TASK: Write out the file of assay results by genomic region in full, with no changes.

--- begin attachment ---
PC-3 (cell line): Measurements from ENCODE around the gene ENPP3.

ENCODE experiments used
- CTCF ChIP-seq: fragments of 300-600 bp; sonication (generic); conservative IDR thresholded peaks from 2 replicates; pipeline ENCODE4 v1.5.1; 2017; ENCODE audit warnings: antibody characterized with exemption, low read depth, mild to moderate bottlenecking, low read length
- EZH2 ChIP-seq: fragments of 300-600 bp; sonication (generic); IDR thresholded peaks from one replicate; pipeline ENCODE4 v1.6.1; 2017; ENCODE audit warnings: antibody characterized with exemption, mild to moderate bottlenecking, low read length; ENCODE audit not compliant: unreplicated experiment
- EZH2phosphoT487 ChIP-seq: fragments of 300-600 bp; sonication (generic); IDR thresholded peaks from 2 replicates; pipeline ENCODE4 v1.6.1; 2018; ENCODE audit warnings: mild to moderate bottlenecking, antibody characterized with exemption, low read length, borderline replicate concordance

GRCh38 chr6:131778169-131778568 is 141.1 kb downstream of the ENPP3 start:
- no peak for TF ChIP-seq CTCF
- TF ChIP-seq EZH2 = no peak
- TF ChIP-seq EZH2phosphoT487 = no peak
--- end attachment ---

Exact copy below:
PC-3 (cell line): Measurements from ENCODE around the gene ENPP3.

ENCODE experiments used
- CTCF ChIP-seq: fragments of 300-600 bp; sonication (generic); conservative IDR thresholded peaks from 2 replicates; pipeline ENCODE4 v1.5.1; 2017; ENCODE audit warnings: antibody characterized with exemption, low read depth, mild to moderate bottlenecking, low read length
- EZH2 ChIP-seq: fragments of 300-600 bp; sonication (generic); IDR thresholded peaks from one replicate; pipeline ENCODE4 v1.6.1; 2017; ENCODE audit warnings: antibody characterized with exemption, mild to moderate bottlenecking, low read length; ENCODE audit not compliant: unreplicated experiment
- EZH2phosphoT487 ChIP-seq: fragments of 300-600 bp; sonication (generic); IDR thresholded peaks from 2 replicates; pipeline ENCODE4 v1.6.1; 2018; ENCODE audit warnings: mild to moderate bottlenecking, antibody characterized with exemption, low read length, borderline replicate concordance

GRCh38 chr6:131778169-131778568 is 141.1 kb downstream of the ENPP3 start:
- no peak for TF ChIP-seq CTCF
- TF ChIP-seq EZH2 = no peak
- TF ChIP-seq EZH2phosphoT487 = no peak